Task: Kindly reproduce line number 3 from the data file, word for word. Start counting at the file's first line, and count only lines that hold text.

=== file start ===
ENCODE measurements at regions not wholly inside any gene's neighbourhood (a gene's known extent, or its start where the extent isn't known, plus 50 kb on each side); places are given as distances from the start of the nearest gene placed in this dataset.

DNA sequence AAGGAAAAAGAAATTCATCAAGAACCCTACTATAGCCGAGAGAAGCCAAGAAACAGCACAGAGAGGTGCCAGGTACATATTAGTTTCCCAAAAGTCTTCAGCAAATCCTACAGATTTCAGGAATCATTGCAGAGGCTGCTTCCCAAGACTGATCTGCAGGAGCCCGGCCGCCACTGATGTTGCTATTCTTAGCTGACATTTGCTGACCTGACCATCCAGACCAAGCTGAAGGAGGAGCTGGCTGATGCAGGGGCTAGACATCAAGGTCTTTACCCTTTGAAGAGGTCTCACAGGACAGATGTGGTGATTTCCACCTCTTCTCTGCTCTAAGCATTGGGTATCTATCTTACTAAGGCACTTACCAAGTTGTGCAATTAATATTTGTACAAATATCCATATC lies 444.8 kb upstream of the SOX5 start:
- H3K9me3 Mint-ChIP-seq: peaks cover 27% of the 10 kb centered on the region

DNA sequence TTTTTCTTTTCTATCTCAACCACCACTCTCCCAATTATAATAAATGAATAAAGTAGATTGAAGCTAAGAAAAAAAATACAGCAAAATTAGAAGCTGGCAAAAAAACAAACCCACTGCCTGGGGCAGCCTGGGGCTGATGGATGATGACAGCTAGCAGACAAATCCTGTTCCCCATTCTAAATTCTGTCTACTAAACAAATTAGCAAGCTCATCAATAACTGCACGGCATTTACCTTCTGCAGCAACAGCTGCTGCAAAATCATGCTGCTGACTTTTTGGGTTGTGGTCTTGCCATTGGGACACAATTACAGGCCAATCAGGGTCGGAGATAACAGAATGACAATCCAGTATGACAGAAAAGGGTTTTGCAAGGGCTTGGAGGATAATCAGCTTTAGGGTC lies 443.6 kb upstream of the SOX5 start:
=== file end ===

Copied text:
- H3K9me3 Mint-ChIP-seq: peaks cover 27% of the 10 kb centered on the region